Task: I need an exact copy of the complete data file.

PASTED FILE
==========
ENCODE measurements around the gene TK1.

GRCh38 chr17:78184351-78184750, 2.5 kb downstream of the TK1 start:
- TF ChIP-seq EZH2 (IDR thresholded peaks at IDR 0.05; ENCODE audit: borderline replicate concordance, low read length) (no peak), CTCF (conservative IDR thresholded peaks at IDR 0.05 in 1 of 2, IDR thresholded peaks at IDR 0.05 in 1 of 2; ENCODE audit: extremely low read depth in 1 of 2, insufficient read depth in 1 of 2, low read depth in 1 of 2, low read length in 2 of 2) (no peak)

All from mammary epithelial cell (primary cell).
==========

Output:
ENCODE measurements around the gene TK1.

GRCh38 chr17:78184351-78184750, 2.5 kb downstream of the TK1 start:
- TF ChIP-seq EZH2 (IDR thresholded peaks at IDR 0.05; ENCODE audit: borderline replicate concordance, low read length) (no peak), CTCF (conservative IDR thresholded peaks at IDR 0.05 in 1 of 2, IDR thresholded peaks at IDR 0.05 in 1 of 2; ENCODE audit: extremely low read depth in 1 of 2, insufficient read depth in 1 of 2, low read depth in 1 of 2, low read length in 2 of 2) (no peak)

All from mammary epithelial cell (primary cell).